The calendar app on my phone is an almost painful reminder of all the fun I had planned this year but have had to cancel. Right now, the app tells me, my family was supposed to be on vacation in the Smoky Mountains of Tennessee. It would have been a whole week of hikes and late night porch sitting and probably kitschy shops and tourist attractions with my parents, siblings, nieces and nephews.
Last year, we sat out on the porch of the cabin late into the evening and listened as coyote howls answered the sounds of nearby sirens. We saw black bears. We hiked to the top of Clingman’s Dome for the breathtaking view of the mountains.
But COVID-19 did not care one bit about our travel plans, or that I was really looking forward to playing with my nieces and baby nephew. That I need a few days of waking up to a cup of coffee and a good book on a front porch rocking chair in the mountains. Just like it didn’t care about my best friend’s grad school graduation or the countless weddings it canceled.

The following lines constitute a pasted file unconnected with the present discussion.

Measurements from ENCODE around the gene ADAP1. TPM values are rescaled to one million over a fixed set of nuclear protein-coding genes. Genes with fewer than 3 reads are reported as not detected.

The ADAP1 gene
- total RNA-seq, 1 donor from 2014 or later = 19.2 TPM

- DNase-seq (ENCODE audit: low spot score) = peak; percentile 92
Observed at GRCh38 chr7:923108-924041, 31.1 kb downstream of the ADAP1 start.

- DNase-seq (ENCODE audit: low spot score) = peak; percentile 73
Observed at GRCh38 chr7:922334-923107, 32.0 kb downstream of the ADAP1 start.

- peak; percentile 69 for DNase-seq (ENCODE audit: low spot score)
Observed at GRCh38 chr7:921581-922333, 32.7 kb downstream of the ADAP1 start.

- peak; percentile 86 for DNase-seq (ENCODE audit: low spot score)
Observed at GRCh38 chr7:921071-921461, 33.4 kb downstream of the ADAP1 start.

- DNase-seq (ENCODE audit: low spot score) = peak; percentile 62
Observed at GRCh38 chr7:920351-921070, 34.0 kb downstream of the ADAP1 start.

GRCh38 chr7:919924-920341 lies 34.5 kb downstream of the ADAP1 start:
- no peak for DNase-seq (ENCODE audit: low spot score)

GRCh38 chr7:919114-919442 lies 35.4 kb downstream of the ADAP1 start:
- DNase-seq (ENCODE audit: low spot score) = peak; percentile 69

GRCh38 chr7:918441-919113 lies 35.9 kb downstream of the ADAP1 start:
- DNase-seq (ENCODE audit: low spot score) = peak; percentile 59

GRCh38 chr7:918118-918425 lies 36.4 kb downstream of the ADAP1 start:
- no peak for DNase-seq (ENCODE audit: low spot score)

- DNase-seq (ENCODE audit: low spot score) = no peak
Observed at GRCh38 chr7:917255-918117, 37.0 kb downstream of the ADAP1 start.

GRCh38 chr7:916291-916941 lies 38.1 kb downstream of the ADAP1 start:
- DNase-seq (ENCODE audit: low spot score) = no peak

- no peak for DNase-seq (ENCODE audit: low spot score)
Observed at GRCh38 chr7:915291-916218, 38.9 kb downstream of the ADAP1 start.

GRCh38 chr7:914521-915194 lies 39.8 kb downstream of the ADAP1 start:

The vacation will hopefully be postponed, not completely canceled. I’ll still get to go, pandemic permitting, if I can hold on to enough vacation days (that may be tough while battling cancer).
Postponed vacations and canceled celebrations are just some of the many micro aggressions waged on us by this pandemic. I call them micro because they’re not nearly worth mentioning next to the tens of thousands of deaths COVID-19 caused in this country.
But I also think it’s OK, even mentally healthy, to let ourselves be kind of bummed out about them. Pain and disappointment are relative, after all.
And we’re allowed to feel all of it.